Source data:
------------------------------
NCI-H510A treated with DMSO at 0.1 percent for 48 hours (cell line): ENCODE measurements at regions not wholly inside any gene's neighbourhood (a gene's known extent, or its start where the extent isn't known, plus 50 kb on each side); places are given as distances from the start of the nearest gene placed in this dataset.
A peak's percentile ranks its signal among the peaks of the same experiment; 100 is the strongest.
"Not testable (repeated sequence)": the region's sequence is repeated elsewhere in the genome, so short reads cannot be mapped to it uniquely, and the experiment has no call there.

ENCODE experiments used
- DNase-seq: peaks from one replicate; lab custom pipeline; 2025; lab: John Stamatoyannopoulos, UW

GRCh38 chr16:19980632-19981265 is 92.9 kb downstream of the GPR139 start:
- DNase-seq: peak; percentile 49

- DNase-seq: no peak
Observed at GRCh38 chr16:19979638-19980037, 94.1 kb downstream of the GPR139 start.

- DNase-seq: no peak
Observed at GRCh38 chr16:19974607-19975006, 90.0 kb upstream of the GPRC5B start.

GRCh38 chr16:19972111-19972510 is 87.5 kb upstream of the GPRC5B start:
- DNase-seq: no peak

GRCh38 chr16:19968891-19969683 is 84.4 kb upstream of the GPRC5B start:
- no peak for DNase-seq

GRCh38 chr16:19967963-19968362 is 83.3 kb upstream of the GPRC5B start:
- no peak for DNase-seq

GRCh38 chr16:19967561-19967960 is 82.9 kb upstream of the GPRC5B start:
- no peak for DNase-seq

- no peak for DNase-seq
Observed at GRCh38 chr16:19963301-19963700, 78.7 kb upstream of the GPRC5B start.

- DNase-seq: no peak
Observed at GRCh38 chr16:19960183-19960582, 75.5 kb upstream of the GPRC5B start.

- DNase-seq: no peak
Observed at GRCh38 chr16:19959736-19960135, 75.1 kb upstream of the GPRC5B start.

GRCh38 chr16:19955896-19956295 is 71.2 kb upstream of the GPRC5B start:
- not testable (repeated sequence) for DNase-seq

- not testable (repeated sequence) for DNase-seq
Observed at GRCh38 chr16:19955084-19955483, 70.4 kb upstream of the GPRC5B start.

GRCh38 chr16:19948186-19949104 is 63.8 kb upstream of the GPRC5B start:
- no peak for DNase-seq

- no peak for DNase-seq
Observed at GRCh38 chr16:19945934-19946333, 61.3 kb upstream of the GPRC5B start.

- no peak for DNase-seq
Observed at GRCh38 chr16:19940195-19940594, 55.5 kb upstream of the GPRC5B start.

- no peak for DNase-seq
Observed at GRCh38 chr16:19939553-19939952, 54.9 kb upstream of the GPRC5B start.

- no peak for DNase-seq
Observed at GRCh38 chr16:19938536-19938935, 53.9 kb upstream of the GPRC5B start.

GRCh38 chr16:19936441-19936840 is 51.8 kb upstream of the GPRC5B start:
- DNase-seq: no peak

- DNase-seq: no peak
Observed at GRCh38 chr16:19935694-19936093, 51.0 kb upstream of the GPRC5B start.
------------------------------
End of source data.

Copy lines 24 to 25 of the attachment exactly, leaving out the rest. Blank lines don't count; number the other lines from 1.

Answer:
- DNase-seq: no peak
Observed at GRCh38 chr16:19959736-19960135, 75.1 kb upstream of the GPRC5B start.